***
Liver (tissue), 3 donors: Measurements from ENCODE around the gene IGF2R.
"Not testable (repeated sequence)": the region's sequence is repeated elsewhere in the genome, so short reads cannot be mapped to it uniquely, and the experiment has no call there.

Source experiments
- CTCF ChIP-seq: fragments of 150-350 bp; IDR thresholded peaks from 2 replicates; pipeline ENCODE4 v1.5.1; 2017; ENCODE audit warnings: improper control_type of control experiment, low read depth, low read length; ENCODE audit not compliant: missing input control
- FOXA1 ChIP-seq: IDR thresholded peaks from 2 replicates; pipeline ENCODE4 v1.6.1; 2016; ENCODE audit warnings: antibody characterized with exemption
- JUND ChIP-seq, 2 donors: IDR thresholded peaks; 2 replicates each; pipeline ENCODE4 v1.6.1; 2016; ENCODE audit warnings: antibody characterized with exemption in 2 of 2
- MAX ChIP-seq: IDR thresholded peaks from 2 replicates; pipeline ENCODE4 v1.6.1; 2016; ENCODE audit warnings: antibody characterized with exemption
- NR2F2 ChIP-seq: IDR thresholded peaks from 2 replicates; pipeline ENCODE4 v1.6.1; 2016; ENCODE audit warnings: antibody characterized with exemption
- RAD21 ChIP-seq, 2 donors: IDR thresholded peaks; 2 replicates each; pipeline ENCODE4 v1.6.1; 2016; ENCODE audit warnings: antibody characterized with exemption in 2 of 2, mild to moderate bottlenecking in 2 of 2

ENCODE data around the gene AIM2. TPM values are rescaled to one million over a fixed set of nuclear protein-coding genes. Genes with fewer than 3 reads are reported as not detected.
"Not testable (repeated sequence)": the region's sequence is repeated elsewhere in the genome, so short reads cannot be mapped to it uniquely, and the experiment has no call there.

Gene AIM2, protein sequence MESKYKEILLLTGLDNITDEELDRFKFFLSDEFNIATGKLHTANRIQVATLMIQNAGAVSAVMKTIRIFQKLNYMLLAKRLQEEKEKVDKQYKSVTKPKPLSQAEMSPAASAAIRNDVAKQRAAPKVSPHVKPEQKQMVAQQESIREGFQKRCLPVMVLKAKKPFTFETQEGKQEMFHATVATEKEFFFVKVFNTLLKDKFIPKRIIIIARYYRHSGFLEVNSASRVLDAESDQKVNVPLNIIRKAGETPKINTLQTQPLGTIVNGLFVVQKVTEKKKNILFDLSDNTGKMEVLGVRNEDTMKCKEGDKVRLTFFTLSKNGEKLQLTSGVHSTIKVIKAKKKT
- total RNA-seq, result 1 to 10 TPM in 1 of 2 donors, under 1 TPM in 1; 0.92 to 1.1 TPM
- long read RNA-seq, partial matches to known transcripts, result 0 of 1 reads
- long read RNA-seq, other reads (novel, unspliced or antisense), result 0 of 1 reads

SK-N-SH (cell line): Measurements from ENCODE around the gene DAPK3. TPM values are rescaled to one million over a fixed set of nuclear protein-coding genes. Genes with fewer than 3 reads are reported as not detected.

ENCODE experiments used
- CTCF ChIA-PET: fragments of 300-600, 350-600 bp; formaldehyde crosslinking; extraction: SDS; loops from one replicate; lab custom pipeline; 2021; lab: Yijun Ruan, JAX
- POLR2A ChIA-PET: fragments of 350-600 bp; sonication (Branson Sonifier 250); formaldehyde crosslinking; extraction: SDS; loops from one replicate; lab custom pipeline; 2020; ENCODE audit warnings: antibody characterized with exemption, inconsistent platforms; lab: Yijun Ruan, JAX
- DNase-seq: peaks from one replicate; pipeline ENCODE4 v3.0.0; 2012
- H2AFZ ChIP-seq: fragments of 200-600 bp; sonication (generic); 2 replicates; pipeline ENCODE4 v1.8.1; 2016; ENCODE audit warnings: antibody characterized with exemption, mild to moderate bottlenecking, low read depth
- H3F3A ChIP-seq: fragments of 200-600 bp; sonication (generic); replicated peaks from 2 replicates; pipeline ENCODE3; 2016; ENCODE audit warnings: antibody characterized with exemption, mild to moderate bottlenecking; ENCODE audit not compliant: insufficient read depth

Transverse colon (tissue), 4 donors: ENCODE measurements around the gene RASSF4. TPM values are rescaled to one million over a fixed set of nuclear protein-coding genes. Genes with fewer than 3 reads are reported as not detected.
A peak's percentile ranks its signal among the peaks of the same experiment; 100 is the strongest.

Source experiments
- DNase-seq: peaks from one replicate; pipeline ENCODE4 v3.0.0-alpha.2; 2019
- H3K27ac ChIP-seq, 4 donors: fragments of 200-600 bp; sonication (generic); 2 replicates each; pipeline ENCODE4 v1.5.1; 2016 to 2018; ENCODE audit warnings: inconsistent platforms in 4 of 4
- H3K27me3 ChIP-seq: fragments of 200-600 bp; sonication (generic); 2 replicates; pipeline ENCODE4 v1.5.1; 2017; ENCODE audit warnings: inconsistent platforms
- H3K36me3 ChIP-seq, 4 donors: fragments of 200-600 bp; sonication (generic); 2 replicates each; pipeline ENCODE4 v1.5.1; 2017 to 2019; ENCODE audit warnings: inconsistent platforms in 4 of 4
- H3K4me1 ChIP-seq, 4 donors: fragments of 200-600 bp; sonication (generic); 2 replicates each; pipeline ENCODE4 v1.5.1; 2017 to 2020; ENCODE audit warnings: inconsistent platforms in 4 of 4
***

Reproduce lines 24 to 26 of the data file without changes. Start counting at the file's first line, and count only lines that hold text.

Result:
A peak's percentile ranks its signal among the peaks of the same experiment; 100 is the strongest.

Source experiments
- DNase-seq: peaks from one replicate; pipeline ENCODE4 v3.0.0-alpha.2; 2019